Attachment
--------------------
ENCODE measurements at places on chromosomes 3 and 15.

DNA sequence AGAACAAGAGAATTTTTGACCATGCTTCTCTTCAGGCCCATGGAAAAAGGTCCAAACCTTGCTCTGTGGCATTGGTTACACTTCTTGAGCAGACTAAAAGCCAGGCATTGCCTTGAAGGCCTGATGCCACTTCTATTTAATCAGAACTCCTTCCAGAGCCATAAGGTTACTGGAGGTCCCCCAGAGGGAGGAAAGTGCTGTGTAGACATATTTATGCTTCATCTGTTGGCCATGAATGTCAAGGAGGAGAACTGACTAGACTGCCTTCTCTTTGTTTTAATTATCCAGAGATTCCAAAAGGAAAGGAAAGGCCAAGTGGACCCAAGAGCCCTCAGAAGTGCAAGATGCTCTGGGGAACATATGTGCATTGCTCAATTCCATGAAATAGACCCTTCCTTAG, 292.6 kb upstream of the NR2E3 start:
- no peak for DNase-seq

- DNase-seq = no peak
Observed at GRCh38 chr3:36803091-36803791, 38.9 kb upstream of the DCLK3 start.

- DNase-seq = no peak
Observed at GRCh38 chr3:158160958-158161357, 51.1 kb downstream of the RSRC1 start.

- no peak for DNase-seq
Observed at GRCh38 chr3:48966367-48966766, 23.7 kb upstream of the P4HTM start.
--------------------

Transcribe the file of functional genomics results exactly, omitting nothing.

ENCODE measurements at places on chromosomes 3 and 15.

DNA sequence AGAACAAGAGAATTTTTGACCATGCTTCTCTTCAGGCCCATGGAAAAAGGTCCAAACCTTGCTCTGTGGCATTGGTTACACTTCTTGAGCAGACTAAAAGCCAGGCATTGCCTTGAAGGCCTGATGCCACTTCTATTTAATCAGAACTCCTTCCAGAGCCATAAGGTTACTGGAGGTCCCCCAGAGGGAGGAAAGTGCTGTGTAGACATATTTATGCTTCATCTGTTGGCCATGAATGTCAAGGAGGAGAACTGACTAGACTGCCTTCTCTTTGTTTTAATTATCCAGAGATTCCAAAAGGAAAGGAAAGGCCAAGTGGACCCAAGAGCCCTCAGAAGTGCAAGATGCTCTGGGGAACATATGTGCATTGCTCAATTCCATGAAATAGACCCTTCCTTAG, 292.6 kb upstream of the NR2E3 start:
- no peak for DNase-seq

- DNase-seq = no peak
Observed at GRCh38 chr3:36803091-36803791, 38.9 kb upstream of the DCLK3 start.

- DNase-seq = no peak
Observed at GRCh38 chr3:158160958-158161357, 51.1 kb downstream of the RSRC1 start.

- no peak for DNase-seq
Observed at GRCh38 chr3:48966367-48966766, 23.7 kb upstream of the P4HTM start.